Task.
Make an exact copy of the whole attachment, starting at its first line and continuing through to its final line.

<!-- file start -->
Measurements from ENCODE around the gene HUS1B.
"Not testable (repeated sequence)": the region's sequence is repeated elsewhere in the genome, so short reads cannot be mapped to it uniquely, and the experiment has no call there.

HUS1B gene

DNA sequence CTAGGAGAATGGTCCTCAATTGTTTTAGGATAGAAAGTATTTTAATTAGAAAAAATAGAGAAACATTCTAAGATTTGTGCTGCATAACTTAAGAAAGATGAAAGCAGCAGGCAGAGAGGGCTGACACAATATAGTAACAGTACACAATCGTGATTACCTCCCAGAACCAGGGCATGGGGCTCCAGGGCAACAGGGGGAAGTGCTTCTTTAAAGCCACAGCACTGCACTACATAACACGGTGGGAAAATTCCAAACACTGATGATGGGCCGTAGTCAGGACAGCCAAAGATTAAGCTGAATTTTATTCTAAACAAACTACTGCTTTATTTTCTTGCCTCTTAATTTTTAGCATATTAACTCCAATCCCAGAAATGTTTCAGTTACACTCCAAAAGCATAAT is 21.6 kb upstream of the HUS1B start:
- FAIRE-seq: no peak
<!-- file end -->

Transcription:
Measurements from ENCODE around the gene HUS1B.
"Not testable (repeated sequence)": the region's sequence is repeated elsewhere in the genome, so short reads cannot be mapped to it uniquely, and the experiment has no call there.

HUS1B gene

DNA sequence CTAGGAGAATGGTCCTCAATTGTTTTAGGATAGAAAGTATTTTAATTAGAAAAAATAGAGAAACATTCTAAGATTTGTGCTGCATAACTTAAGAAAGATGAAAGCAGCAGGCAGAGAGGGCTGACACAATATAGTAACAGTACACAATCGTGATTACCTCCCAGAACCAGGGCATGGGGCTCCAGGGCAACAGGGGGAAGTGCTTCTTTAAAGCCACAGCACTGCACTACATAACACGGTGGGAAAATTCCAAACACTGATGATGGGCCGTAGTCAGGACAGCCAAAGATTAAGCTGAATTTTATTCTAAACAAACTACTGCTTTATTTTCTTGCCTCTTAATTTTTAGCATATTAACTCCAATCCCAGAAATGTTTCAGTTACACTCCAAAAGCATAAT is 21.6 kb upstream of the HUS1B start:
- FAIRE-seq: no peak